All he needed was love to emerge fully from the darkness.


 


No more stabbing the irate neighbor or the coughing boy.


No slaughtering the obese woman or the girl with the stammer.


No beheading the man who looked at him oddly.


He and his wife live happily and solitarily.


Other people can safely go on with being human.




MOIRA WALKS HOME LATE AT NIGHT


 


by John Grey


 


 


It was late at night,


the streets were dark and empty


and she had the feeling


she was being followed.


 


Only ten more blocks


to her apartment house


but it seemed miles away.


 


She heard no footsteps,


no cough, no breathing


and, when she risked


a glance behind


there was nothing but shadow


in the shape of the buildings


she’d hurried by.


 


She knew she was being foolish.


Her imagination had created


some creature out of nothing,


and that was her mystery pursuer,


a figment, threatening, deadly,


but a figment, nothing more.


 


But then suddenly she did hear footsteps,


and a cough, and breathing.


She began to shake,


Her forward progress was more


of a sideways wobble.


“Is that you, Margaret?” said a familiar voice.


It was Mr. Benson,


the man in the apartment below.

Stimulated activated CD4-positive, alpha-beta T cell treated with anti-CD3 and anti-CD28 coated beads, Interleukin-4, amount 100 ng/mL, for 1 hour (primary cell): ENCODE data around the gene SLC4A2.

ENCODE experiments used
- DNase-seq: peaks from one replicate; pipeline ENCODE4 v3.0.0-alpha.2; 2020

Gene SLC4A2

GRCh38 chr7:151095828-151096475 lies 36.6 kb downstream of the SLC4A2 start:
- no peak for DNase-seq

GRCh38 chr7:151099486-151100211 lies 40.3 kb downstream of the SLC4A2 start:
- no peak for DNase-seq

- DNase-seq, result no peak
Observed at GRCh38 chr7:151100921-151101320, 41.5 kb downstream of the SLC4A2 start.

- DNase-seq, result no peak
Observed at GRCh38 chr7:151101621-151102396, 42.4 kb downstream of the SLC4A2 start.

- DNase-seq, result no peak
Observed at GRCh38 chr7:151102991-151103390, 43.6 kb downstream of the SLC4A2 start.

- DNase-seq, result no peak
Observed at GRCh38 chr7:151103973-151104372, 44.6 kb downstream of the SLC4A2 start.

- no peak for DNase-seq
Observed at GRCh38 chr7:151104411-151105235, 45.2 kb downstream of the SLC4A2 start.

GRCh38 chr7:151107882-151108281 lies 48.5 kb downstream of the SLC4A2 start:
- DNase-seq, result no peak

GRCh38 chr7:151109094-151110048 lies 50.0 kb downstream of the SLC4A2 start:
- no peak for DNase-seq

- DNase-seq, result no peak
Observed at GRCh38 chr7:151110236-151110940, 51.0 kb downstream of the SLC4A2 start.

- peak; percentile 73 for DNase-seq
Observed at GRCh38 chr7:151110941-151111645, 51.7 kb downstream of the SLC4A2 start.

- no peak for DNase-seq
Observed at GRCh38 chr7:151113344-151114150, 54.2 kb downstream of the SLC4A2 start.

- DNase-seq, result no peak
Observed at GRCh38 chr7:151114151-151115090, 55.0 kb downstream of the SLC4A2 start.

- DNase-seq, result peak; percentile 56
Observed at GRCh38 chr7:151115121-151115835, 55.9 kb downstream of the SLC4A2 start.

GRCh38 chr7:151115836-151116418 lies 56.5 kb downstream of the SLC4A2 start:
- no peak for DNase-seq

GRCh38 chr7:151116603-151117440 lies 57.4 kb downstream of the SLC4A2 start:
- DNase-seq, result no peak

She sighed with relief.


But also disappointment.


 


Her life was safe.


But her fantasies were on shaky ground.






THE HEAD


 


by John Grey


                         


 


Don't start thinking


I'm a mere parlor trick


performed by the one


who brought me here.


 


I can see and think


for both of us.


And all this without a damn thing


below my severed throat.


 


No windpipe of course.


No veins and arteries


flowing back and forth


from the heart.


A machine does the work


performed formerly by my body.


 


He's placed me on a tabletop


like a vase full of flowers.


But, instead of petals opening,


I provide, for your enjoyment,


lips like mating slugs


mouthing silent sounds.


 


Some would say


that I am not really alive,


just a simulation,


some electronic wizardry


fronted by a borrowed skull.


 


But see my eyes blink.


Watch my nose and ears twitch.


Take time to read


what my slave has written here.




CONTENTS OF THE ATTIC TRUNK


 


by John Grey


 


Moldy letters,


jigsaw puzzles,


bronzed baby shoe,


faded photographs,


Uncle Jake’s handwritten confession